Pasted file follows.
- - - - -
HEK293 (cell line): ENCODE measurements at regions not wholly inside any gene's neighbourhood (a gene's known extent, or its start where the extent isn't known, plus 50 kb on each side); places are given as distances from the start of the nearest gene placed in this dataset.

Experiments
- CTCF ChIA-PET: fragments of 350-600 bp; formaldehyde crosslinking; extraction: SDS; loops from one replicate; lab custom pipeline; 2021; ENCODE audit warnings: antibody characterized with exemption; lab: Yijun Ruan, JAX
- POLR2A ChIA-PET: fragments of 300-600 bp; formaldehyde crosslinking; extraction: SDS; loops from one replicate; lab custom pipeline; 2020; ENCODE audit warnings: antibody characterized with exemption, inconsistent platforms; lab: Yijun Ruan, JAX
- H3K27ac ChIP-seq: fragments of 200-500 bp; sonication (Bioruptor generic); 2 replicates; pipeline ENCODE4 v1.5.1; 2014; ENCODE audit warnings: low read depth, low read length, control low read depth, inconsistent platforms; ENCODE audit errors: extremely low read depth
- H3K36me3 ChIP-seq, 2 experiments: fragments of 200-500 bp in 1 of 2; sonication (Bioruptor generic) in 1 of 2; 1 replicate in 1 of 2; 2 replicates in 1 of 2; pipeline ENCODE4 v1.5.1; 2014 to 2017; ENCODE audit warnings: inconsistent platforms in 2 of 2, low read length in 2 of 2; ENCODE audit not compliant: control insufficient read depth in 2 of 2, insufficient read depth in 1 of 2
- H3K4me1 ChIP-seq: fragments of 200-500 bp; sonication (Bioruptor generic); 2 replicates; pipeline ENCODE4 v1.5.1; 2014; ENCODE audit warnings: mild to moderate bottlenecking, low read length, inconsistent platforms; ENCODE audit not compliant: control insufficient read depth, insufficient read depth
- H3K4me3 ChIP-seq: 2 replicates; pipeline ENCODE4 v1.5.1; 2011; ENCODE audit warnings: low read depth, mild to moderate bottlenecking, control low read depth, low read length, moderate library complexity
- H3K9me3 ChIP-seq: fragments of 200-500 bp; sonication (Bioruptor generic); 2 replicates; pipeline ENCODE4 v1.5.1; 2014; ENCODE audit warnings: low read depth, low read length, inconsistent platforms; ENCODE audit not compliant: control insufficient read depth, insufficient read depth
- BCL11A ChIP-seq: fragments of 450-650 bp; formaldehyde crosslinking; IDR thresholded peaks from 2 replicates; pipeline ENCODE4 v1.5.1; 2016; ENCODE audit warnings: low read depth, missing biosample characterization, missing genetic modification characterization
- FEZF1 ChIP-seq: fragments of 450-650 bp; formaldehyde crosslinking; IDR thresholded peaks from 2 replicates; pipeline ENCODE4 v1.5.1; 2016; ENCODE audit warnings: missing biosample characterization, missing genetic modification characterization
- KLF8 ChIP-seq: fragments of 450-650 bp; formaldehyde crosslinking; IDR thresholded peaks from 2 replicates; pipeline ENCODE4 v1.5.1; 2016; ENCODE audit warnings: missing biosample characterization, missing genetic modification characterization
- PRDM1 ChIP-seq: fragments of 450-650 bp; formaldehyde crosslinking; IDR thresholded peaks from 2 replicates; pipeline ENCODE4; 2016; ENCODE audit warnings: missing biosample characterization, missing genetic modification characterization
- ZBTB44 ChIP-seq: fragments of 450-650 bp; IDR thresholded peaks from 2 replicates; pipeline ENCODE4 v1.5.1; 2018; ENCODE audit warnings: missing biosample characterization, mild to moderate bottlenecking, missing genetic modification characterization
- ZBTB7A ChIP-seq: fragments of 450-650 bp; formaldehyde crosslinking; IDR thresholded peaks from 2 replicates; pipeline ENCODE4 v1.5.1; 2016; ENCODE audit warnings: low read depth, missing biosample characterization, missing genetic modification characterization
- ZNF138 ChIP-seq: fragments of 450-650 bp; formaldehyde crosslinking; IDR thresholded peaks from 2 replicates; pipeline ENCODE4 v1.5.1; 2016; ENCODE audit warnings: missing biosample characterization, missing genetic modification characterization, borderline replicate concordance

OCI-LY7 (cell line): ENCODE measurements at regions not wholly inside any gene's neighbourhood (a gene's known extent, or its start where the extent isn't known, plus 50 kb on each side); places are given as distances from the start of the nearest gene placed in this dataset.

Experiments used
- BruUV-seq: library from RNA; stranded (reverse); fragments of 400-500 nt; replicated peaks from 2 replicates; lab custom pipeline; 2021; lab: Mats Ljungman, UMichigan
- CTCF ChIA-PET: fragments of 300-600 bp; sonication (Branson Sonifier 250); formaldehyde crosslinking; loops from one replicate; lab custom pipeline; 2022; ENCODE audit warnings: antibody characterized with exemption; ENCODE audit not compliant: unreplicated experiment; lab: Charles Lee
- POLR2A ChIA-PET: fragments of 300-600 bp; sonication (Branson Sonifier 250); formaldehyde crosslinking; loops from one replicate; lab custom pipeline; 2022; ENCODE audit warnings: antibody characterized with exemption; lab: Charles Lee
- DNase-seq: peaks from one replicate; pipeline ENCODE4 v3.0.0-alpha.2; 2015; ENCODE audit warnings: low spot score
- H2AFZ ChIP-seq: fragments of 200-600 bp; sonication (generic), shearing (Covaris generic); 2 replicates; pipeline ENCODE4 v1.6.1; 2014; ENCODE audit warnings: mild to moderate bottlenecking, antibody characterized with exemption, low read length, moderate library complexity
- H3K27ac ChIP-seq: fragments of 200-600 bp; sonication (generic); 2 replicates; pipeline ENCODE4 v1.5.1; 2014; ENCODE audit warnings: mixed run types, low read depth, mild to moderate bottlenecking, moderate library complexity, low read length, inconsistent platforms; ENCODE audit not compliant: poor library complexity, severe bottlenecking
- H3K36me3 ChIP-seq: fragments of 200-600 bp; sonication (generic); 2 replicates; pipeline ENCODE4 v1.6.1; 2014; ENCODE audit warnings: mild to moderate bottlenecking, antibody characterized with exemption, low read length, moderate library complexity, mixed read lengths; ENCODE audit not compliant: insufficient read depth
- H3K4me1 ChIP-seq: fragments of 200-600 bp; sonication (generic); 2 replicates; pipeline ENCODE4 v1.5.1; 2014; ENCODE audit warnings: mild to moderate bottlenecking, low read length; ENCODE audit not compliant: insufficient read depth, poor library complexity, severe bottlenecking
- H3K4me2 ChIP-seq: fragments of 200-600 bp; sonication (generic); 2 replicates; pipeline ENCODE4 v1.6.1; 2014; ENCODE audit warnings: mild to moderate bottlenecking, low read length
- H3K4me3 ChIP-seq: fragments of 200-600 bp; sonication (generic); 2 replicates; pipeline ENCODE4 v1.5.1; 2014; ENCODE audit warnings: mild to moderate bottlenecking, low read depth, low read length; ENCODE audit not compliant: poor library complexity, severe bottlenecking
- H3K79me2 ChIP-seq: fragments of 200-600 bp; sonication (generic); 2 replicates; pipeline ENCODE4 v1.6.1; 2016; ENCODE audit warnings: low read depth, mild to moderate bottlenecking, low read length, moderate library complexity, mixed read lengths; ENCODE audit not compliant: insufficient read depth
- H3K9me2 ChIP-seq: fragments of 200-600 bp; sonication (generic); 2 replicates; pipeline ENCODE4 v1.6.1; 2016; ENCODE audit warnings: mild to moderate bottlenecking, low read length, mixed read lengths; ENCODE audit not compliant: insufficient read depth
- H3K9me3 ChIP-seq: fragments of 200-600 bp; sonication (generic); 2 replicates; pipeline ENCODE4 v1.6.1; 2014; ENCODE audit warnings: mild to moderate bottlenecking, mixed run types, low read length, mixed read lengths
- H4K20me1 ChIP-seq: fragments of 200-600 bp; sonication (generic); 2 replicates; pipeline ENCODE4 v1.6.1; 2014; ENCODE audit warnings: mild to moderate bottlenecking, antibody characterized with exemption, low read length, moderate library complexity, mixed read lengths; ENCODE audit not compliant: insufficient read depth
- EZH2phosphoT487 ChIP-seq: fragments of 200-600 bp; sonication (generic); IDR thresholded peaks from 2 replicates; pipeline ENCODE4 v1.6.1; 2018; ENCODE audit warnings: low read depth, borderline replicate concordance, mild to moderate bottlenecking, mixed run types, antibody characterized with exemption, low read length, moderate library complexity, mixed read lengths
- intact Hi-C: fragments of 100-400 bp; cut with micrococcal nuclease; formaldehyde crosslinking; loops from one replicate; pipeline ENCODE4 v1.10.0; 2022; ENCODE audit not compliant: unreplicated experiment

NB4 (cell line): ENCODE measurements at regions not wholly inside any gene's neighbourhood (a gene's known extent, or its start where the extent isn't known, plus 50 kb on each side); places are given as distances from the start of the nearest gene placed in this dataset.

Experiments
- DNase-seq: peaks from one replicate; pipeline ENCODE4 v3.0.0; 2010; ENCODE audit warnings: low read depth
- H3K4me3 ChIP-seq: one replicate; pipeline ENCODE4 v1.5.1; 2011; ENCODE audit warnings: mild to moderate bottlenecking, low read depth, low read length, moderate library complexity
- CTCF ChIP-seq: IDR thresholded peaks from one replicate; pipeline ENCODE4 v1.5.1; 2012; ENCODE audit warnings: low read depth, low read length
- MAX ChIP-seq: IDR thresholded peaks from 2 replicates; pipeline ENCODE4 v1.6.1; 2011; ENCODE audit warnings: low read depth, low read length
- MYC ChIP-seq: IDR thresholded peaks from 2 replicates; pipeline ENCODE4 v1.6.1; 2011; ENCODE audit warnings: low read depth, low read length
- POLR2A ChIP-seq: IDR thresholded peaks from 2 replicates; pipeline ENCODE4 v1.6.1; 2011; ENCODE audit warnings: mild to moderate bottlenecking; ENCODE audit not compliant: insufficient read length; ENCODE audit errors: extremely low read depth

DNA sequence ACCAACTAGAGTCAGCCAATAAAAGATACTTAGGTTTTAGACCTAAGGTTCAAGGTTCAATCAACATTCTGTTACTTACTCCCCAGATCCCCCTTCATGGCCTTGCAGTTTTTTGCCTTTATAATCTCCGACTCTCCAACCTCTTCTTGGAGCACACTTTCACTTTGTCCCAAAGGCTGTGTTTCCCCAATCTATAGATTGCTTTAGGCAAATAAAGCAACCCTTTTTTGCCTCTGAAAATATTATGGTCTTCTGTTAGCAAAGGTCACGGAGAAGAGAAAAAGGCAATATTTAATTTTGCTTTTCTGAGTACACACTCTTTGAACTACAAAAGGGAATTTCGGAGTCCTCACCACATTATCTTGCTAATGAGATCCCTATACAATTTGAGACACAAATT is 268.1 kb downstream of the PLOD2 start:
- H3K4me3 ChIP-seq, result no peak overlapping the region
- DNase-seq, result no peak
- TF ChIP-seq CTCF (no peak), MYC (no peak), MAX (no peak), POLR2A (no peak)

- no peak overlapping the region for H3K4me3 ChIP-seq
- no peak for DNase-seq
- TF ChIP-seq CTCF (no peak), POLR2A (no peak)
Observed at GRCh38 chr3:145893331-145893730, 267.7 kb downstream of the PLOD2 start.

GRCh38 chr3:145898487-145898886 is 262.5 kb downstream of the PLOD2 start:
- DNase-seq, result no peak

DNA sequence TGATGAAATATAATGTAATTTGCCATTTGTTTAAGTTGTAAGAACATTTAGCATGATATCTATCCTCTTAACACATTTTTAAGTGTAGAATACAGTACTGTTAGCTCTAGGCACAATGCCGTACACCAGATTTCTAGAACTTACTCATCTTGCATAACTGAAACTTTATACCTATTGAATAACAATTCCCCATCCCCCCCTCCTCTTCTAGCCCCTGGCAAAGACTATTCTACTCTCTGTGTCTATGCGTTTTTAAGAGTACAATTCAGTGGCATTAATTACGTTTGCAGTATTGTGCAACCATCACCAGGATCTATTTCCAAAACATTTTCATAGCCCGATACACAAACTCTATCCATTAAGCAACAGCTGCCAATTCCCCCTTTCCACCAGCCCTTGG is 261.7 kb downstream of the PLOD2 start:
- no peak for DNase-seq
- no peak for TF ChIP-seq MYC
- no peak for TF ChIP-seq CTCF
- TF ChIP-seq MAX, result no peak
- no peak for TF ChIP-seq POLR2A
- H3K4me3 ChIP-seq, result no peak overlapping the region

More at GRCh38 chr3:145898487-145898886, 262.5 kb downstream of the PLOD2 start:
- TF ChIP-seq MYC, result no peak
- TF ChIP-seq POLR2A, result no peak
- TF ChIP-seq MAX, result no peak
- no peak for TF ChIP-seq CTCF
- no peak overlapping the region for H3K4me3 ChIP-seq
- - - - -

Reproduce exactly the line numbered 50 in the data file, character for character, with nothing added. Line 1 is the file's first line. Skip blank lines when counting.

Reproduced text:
Observed at GRCh38 chr3:145893331-145893730, 267.7 kb downstream of the PLOD2 start.